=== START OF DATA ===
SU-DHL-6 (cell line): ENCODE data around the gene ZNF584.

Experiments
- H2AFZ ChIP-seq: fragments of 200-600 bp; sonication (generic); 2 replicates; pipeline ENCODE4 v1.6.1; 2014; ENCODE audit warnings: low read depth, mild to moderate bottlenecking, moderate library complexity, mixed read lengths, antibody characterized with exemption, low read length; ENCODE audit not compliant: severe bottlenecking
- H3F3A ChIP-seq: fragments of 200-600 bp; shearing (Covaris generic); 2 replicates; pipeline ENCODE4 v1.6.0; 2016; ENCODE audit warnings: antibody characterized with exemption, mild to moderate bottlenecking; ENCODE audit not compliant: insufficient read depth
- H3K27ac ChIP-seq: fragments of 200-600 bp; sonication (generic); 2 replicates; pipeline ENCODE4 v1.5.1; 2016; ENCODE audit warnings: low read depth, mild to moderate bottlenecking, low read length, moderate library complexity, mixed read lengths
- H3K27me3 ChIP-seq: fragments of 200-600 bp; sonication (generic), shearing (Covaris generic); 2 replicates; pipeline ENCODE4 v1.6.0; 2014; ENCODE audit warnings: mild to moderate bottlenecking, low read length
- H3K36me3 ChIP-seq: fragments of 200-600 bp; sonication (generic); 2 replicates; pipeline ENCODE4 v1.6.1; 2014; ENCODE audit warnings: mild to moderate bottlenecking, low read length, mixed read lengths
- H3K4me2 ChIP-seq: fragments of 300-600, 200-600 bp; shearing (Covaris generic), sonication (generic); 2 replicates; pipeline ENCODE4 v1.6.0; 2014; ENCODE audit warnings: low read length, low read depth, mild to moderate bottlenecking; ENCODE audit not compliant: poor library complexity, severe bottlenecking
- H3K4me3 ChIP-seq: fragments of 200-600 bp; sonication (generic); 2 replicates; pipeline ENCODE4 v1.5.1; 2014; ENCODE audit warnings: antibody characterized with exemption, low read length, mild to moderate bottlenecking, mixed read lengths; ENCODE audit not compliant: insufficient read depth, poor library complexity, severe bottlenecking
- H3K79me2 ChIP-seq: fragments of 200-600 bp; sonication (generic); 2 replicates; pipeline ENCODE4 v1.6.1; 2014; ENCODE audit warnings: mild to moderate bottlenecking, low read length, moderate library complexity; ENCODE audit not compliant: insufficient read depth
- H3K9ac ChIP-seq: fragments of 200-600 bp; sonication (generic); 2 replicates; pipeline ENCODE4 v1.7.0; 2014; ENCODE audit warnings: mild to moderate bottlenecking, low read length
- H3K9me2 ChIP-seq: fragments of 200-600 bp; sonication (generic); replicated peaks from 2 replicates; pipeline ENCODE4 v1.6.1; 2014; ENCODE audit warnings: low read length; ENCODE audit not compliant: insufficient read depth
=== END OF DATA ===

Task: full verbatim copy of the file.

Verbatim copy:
SU-DHL-6 (cell line): ENCODE data around the gene ZNF584.

Experiments
- H2AFZ ChIP-seq: fragments of 200-600 bp; sonication (generic); 2 replicates; pipeline ENCODE4 v1.6.1; 2014; ENCODE audit warnings: low read depth, mild to moderate bottlenecking, moderate library complexity, mixed read lengths, antibody characterized with exemption, low read length; ENCODE audit not compliant: severe bottlenecking
- H3F3A ChIP-seq: fragments of 200-600 bp; shearing (Covaris generic); 2 replicates; pipeline ENCODE4 v1.6.0; 2016; ENCODE audit warnings: antibody characterized with exemption, mild to moderate bottlenecking; ENCODE audit not compliant: insufficient read depth
- H3K27ac ChIP-seq: fragments of 200-600 bp; sonication (generic); 2 replicates; pipeline ENCODE4 v1.5.1; 2016; ENCODE audit warnings: low read depth, mild to moderate bottlenecking, low read length, moderate library complexity, mixed read lengths
- H3K27me3 ChIP-seq: fragments of 200-600 bp; sonication (generic), shearing (Covaris generic); 2 replicates; pipeline ENCODE4 v1.6.0; 2014; ENCODE audit warnings: mild to moderate bottlenecking, low read length
- H3K36me3 ChIP-seq: fragments of 200-600 bp; sonication (generic); 2 replicates; pipeline ENCODE4 v1.6.1; 2014; ENCODE audit warnings: mild to moderate bottlenecking, low read length, mixed read lengths
- H3K4me2 ChIP-seq: fragments of 300-600, 200-600 bp; shearing (Covaris generic), sonication (generic); 2 replicates; pipeline ENCODE4 v1.6.0; 2014; ENCODE audit warnings: low read length, low read depth, mild to moderate bottlenecking; ENCODE audit not compliant: poor library complexity, severe bottlenecking
- H3K4me3 ChIP-seq: fragments of 200-600 bp; sonication (generic); 2 replicates; pipeline ENCODE4 v1.5.1; 2014; ENCODE audit warnings: antibody characterized with exemption, low read length, mild to moderate bottlenecking, mixed read lengths; ENCODE audit not compliant: insufficient read depth, poor library complexity, severe bottlenecking
- H3K79me2 ChIP-seq: fragments of 200-600 bp; sonication (generic); 2 replicates; pipeline ENCODE4 v1.6.1; 2014; ENCODE audit warnings: mild to moderate bottlenecking, low read length, moderate library complexity; ENCODE audit not compliant: insufficient read depth
- H3K9ac ChIP-seq: fragments of 200-600 bp; sonication (generic); 2 replicates; pipeline ENCODE4 v1.7.0; 2014; ENCODE audit warnings: mild to moderate bottlenecking, low read length
- H3K9me2 ChIP-seq: fragments of 200-600 bp; sonication (generic); replicated peaks from 2 replicates; pipeline ENCODE4 v1.6.1; 2014; ENCODE audit warnings: low read length; ENCODE audit not compliant: insufficient read depth